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Dengue epidemics in the Caribbean-temperature indices to gauge the potential for onset of dengue

  • Dharmaratne Amarakoon
  • Anthony Chen
  • Sam Rawlins
  • Dave D. Chadee
  • Michael Taylor
  • Roxann Stennett
Original Article

Abstract

The seasonality, patterns and the climate associations of the reported cases of dengue in the Caribbean were studied by analyzing the annual and monthly variability of reported cases as well as those of climate parameters (temperature and precipitation). More attention was given to Trinidad and Tobago, Barbados, and Jamaica, as those countries contributed mostly to the reported cases. The data were for the period 1980–2003. Results showed that the incidence of dengue in the Caribbean were higher in the last decade (1990s) compared to that in the previous decade (1980s). The yearly patterns of dengue exhibited a well-defined seasonality. The epidemics appeared to occur in the later half of the year following onset of rainfall and increasing temperature. Analysis revealed that the association of the epidemics with temperature was stronger, especially in relation to the onset of dengue, and the probability of epidemics was high during El Niño periods. In years with early warmer periods epidemics appeared to occur early, which was a scenario more probable in the year after an El Niño (an El Niño + 1 year). Indices linked to temperatures that are useful for gauging the potential for onset of dengue were examined. An index based on a moving average temperature (MAT) appeared to be effective in gauging such potential and its average (AMAT) signals a threshold effect. MAT index has potential use in adaptation and mitigation strategies.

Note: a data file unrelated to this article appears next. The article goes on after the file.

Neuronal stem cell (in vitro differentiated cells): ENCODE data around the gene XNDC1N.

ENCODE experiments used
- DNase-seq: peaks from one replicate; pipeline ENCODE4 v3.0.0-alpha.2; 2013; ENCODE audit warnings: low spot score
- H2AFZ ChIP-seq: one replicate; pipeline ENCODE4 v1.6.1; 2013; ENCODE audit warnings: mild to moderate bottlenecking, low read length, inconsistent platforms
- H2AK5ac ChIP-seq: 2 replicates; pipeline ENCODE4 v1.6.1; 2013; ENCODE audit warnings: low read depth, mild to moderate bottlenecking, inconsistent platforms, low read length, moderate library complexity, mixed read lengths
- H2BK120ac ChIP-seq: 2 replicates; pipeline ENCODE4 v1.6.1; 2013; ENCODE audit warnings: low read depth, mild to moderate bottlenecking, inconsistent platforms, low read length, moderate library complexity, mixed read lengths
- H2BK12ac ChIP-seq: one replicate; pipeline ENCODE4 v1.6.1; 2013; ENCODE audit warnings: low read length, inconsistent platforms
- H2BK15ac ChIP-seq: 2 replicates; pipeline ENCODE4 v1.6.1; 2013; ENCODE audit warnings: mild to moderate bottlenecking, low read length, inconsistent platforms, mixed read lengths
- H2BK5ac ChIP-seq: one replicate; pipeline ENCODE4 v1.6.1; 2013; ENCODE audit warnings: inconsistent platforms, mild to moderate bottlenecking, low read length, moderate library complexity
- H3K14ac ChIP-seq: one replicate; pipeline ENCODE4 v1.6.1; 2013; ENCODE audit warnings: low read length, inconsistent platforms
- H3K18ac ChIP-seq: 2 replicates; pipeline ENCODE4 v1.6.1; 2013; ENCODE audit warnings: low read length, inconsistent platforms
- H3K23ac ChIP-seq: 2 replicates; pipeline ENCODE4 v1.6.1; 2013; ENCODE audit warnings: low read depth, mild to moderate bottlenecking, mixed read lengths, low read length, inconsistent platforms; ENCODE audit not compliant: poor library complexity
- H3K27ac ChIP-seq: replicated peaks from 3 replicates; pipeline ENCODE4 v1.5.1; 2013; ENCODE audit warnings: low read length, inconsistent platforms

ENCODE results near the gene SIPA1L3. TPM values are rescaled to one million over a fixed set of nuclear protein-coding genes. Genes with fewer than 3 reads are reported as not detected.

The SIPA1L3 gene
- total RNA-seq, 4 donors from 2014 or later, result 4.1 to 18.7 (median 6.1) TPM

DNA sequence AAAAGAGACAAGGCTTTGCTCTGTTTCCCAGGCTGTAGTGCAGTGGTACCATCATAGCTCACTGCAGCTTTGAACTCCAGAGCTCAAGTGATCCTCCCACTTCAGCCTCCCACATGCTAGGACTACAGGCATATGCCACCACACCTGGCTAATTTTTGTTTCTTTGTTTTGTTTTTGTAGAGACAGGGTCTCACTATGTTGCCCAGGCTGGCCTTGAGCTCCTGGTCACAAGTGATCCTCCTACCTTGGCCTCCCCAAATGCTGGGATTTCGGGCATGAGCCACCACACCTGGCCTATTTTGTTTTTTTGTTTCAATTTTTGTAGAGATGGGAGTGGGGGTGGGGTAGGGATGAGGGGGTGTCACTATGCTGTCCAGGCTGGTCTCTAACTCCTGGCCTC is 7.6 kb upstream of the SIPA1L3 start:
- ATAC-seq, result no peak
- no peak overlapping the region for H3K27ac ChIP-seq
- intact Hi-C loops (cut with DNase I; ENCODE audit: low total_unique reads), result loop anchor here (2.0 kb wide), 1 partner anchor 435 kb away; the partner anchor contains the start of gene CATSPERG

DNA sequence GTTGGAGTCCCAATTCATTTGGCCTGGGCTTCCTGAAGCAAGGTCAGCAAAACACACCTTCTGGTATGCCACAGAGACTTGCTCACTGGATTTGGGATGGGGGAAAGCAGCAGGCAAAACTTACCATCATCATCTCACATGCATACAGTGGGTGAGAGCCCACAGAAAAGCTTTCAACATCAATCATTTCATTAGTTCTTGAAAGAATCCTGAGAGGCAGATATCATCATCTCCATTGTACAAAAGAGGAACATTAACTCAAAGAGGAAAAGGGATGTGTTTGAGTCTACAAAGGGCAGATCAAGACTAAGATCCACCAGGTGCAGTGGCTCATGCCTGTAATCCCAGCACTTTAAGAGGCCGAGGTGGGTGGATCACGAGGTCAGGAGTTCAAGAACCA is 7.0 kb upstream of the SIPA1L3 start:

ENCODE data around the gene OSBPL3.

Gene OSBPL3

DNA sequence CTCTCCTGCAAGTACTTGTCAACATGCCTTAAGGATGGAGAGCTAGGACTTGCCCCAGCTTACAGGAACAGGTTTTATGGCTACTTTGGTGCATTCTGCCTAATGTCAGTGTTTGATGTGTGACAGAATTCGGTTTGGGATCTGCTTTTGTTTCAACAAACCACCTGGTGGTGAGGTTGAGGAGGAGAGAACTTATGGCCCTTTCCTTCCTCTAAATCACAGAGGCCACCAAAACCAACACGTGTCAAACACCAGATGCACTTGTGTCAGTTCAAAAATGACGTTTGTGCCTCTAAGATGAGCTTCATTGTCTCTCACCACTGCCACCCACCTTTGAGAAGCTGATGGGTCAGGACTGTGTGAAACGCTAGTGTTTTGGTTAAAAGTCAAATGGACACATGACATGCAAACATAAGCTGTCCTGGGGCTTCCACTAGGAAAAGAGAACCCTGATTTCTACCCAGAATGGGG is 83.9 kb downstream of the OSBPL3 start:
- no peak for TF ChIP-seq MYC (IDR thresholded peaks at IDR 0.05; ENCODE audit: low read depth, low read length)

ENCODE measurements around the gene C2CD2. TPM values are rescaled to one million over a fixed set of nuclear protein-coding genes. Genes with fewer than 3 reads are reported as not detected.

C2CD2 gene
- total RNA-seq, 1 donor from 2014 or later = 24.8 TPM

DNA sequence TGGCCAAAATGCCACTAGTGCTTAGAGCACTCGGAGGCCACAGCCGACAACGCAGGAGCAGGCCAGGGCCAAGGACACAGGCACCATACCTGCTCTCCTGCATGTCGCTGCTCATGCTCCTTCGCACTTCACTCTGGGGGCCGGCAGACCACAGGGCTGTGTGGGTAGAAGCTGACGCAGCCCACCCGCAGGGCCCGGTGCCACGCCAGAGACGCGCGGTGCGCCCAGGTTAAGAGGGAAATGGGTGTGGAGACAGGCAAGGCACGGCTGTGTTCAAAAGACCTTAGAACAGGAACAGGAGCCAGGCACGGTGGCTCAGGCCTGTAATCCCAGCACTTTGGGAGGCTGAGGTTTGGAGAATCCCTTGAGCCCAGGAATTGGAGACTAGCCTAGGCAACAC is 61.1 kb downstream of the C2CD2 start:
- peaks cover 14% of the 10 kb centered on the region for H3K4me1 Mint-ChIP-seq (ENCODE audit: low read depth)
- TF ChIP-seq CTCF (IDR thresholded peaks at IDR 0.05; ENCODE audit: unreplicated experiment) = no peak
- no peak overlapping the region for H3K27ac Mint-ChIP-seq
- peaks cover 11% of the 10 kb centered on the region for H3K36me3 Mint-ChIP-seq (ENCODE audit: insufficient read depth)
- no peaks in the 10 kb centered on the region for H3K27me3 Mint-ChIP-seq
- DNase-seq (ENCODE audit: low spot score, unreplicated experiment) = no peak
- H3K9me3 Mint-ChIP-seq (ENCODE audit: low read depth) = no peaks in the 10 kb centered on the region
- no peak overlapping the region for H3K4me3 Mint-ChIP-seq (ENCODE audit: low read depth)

Keywords

Caribbean dengue epidemics Climate variability Correlations Disease onset Heat build up Lapse and lead time Mosquito breeding environments Moving average temperature Statistical lag 

Notes

Acknowledgements

This paper encompasses the work accomplished under the retrospective component of the AIACC SIS06 project initiated by the START secretariat in Washington D. C., and funded by GEF. Dr. Tannecia Stephenson of the Physics Department, UWI, Mona Campus is thanked for stimulating discussions on Climate Variability and helping with climate data. The cooperation rendered by the Ministry of Health and the Meteorological Services in Jamaica is gratefully acknowledged.

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Copyright information

© Springer Science+Business Media B.V. 2007

Authors and Affiliations

  • Dharmaratne Amarakoon
    • 1
  • Anthony Chen
    • 1
  • Sam Rawlins
    • 2
  • Dave D. Chadee
    • 3
  • Michael Taylor
    • 1
  • Roxann Stennett
    • 1
  1. 1.Department of PhysicsUniversity of the West IndiesKingston 7Jamaica
  2. 2.Caribbean Epidemiology CentrePort of SpainTrinidad, West Indies
  3. 3.Department of Public HealthUniversity of the West IndiesSt. AugustineTrinidad

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